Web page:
On 14 October the winners of the 7th annual Royal Society for Public Health (RSPH) Arts and Health Awards received their awards at a ceremony in London. The Awards recognise excellent creative arts initiatives which impact on health and wellbeing and this year’s focus was on the value of creative arts for older people both in the community and health and social care settings.
This year’s winners:
Research Award: Music for Life Project
The Music for Life Project, funded by the UK Research Councils’ New Dynamics of Ageing Programme (NDA), is a major research study concerned with the contribution of creative music-making in promoting the health and wellbeing of older people. The research has made a significant contribution to the evidence supporting the impact of music-making, in social, emotional and cognitive wellbeing, offering a compassionate, creative and cost effective response to loneliness and depression in later life.
For more information on the Music for Life project click here.
Information on the Active Ageing with Music book available here.
Andrea Creech receives award on behalf of Sue Hallam and the team.
Practice Award: Claremont Project
Claremont Project geared itself towards addressing loneliness, depression and mental health and wellbeing supporting older people by developing a programme centred on creative arts activities. Their success is evident through the many older people who have become part of the Claremont experience – membership has grown from 12 members in 2002 to over 1,200 members today.
Shirley Cramer CBE, Chief Executive of RSPH said:
“I’d like to congratulate both the Claremont Project and the Music for Life Project on winning this year’s Awards. They are both terrific examples of the difference that can be made to people’s lives through arts intervention. Here in the UK we’re beginning to understand what it means to live in an aging society. Loneliness, isolation and addressing complicated health disorders have put pressure on individuals, families and society to ensure people don’t lose their quality of life as they get older. Programmes like these two innovative projects prove that the creative arts can make a significant difference to health and wellbeing.”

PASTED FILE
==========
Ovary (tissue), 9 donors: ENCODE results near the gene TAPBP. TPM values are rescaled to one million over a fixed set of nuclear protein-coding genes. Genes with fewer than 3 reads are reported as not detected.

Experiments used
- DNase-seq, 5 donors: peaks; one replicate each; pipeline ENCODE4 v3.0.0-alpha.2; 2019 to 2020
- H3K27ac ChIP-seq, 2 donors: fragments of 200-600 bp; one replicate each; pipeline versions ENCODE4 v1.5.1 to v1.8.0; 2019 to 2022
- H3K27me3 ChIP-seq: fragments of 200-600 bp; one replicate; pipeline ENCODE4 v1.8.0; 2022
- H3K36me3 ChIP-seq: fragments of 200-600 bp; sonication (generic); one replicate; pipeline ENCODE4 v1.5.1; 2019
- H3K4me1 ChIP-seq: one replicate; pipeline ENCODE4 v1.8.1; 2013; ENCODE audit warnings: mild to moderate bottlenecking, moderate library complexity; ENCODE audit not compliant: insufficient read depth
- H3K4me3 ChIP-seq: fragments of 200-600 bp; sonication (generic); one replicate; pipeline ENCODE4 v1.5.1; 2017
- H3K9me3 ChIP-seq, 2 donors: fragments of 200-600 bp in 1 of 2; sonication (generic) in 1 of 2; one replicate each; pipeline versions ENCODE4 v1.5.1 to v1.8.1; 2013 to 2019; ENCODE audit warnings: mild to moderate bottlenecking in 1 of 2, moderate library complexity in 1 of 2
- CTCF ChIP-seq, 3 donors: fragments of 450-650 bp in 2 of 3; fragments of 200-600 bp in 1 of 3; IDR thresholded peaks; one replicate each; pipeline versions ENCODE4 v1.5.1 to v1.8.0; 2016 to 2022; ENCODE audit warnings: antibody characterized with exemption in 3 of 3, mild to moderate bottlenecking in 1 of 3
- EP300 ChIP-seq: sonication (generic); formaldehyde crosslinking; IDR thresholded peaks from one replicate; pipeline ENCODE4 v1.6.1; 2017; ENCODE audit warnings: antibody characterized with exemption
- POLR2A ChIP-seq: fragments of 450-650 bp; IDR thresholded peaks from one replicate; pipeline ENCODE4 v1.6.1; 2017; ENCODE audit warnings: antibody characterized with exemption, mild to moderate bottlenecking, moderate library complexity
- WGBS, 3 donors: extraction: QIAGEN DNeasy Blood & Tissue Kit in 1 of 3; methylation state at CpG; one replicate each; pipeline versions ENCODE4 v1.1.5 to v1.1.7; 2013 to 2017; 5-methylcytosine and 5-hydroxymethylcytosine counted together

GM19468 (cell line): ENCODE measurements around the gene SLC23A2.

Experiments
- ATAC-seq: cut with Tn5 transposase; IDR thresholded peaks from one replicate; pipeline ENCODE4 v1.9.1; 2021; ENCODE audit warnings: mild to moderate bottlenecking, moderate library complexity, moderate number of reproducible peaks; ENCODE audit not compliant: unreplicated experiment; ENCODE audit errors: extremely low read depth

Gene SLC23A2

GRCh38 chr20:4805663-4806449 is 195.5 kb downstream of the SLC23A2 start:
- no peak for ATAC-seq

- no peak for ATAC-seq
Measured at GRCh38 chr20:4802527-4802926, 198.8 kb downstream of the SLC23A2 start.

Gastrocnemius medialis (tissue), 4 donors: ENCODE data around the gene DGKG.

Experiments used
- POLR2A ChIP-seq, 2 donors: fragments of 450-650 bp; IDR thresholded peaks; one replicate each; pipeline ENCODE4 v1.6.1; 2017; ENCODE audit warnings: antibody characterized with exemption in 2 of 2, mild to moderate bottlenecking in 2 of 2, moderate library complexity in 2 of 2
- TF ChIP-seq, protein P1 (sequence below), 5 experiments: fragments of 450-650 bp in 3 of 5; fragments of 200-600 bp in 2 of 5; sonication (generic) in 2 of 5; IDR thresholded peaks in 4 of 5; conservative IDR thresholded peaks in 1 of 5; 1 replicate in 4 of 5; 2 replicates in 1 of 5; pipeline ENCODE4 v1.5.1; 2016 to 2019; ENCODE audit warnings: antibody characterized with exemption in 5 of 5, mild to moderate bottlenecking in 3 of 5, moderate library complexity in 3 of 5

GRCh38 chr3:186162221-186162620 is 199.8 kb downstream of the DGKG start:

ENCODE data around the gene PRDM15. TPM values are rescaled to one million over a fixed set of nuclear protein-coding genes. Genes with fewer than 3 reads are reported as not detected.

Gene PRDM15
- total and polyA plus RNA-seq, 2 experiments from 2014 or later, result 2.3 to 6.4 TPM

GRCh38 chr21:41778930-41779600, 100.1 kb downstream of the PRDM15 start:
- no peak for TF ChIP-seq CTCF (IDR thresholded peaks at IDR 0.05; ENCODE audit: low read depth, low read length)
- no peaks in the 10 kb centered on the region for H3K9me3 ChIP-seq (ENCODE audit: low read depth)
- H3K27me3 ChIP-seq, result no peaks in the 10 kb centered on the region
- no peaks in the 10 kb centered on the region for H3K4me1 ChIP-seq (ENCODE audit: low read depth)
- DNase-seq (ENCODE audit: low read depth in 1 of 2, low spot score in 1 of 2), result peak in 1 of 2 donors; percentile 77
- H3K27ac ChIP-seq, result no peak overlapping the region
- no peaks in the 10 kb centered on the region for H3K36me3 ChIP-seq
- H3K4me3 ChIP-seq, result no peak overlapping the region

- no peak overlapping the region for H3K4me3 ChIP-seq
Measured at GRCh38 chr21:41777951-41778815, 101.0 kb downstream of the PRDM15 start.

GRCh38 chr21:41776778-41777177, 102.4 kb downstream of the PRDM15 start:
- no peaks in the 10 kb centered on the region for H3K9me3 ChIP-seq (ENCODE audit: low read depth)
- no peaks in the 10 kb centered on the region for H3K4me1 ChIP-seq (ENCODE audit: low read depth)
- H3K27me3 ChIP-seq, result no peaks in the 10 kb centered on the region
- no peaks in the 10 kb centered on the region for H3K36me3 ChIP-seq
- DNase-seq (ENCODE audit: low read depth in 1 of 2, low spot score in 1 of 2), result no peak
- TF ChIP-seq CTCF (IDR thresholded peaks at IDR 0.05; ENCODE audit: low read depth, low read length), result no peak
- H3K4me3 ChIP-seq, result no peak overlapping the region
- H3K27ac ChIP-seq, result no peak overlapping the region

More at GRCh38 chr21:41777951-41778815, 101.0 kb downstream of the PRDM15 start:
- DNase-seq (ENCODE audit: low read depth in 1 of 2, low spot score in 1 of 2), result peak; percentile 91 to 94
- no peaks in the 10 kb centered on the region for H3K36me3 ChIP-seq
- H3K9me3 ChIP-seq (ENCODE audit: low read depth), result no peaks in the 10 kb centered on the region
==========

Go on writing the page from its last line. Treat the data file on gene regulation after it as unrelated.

Lord Christopher Smith, who presented the awards to the winners said:
“Enjoying, experiencing, and participating in any aspect of the creative arts can be hugely important for our health, our wellbeing, and our sense of self-esteem. The RSPH Awards are really important in reminding us of that fundamental truth, and in helping to encourage more and better direction towards bringing the arts and health together. This year’s focus on work with older people is even more important, and I’m delighted to be able to offer my support.”
Professor Susan Hallam, Music for Life Project:
"It is a great honour to have been awarded the RSPH Arts and Health Award. We are pleased that we have been able to make a contribution to understanding the role of music in supporting health and well-being in older people and hope that this will have a long term impact in encouraging providers to make opportunities available for older people to sing and play instruments with others on a regular basis. We would like to thank all of those who contributed to our research and to the ESRC and the New Dynamics of Ageing programme for funding the research."
Paul Stanfield, Claremont Project CEO:
“We are delighted to receive this award and are pleased that it is grounded in a sound evidence base of health outcomes for those we serve. Bringing about genuine and lasting health improvements through the arts is not only a matter of what is on offer but how it is offered. Real friendships, the feeling that we matter to one another and a culture of aspiration are vital to physical and mental health and are at the heart of our services to older people.”
In addition to the two Award winners, seven other organisations were Highly Commended. Each has helped older people cope with difficult health conditions through creative endeavours such as music and theatre.